After spending the past few months learning the anatomy of the brain, we had guest lecturer Dr. William Orrison, Chief of Neuroradiology from the Nevada Imaging Center, present on neuro-imaging and research. He was the first individual to be scanned with Toshiba's 3T MRI and is currently researching the extent of its capabilities.
The 3.0 Tesla MRI detects 320 lines of data with one turn making it quicker than older devices. Imaging studies use less contrast and produce data that is more detailed than previous machines. With all the data this powerful machine collects, 3-D images can be produced as well as dynamic motion of anatomical structures, diffusion tensor imaging (shown above), and angiography. Shortening scan times from one hour to a matter of minutes and data interpretation to a few minutes time makes this machine the new standard of care.
Despite its arrival last year, this new MRI is being used around the world to change the way physicians use diagnostic imaging. It is an exciting time to be in medicine and especially as a student. The tools of our generation will be vastly different from those of former professionals and I am certain that within the next few years advances will continue to come about, ultimately revolutionizing the practice of medicine.
A CVA or stroke occurs when the brain tissue losses blood and nutrient supply. This is similar to a heart attack and is sometimes referred to as a brain attack. Commonly this occurs as a result of blood clots that block blood vessels to certain parts of the brain. Neurological deficits result that give an individual indications that medical care is needed. There is a small window of opportunity for physicians to medically intervene and such symptoms should be treated as emergent. Diagnosis includes the use of radiological imaging to confirm the presence of a stroke. Imaging techniques may also be used to treat or remove stenosed or blocked vessels.
Sunday, March 1, 2009
Conferences tend to be a great way to gain knowledge, meet others in the field, and learn the latest skills in the field. I had no idea they give out medical degrees too.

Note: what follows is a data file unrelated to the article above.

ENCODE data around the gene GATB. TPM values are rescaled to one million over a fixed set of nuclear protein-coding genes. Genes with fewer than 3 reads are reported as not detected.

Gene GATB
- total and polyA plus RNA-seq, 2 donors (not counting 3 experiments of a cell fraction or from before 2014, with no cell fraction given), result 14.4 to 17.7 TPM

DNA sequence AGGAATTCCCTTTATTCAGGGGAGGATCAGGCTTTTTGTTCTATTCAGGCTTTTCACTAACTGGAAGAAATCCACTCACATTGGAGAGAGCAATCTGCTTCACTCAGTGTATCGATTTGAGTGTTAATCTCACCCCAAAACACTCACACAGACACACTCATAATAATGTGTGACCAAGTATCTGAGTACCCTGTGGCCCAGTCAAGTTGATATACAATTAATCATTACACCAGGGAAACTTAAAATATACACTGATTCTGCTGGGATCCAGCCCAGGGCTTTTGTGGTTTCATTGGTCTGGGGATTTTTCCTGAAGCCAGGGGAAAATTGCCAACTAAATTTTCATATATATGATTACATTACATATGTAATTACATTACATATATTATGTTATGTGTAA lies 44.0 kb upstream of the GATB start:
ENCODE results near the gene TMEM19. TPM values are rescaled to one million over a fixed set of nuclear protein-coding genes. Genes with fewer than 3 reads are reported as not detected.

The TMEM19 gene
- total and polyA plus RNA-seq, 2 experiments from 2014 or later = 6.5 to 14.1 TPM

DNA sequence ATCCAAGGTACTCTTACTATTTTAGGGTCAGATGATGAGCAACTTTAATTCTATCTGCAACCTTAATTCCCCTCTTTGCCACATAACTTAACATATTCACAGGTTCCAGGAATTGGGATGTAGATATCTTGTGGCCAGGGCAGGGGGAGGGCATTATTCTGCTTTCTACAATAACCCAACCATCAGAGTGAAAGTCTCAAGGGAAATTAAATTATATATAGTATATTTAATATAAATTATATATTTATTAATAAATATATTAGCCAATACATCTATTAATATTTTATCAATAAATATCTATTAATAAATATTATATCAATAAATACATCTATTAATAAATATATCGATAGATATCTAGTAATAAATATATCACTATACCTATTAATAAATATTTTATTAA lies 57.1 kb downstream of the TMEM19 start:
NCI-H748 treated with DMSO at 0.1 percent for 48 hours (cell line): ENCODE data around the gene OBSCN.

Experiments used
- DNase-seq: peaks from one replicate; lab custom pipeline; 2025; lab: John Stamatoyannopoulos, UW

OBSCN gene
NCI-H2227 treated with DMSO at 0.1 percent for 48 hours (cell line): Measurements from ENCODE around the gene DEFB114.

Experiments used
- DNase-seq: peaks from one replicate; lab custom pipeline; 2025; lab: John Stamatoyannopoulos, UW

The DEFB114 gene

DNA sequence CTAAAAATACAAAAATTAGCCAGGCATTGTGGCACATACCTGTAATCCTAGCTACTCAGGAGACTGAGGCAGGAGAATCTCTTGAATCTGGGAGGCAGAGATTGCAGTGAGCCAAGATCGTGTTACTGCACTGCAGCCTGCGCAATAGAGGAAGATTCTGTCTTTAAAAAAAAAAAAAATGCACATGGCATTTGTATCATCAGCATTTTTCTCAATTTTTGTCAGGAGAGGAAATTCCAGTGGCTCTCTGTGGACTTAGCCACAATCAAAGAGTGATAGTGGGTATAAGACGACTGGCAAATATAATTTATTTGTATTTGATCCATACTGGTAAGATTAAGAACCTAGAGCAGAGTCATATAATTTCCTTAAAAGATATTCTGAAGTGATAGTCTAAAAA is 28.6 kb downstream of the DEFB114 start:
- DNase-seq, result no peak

As part of the first year curriculum, we are exposed to a medical jurisprudence course that incorporates medical law and ethical questions. Our professor is affiliated with the American College of Legal Medicine, which hosted a mock trial this past week. For someone such as myself, who has never set foot in a courtroom, this was a great opportunity to see the workings of a medically related lawsuit. It included a judge, witnesses, attorneys, evidence and the audience participated as a jury.
Certainly, the identification card which I was given is in error, but it does give me something to aspire to in years to come...the physician part anyway. And with any luck or skill, I won't be the defendant in such a case. If you are looking to attend an upcoming conference, consider these resources:
- CME Mall - One stop source for CME and conferences in the US
- New England Journal of Medicine - Includes a search tool for better specificity
- American Osteopathic Association - CME courses and tools
- American Medical Association - CME resources
- American Medical Student Association - Specific to pre-med students
This is the condition that was in question during the mock trial which is characterized by air located within the cranial cavity. In that case it was a result of neurosurgery, but it can also arise from head trauma or basal skull tumors. When the air is trapped in the skull it is considered a tension pneumocephalus and radiology tests commonly find the frontal lobes of the brain compressed in what is known as the Mount Fuji Sign. Complications include neurological changes, therefore treatment is quick to follow ultimately removing excess air and repairing any bony defects. [Patient Case Review]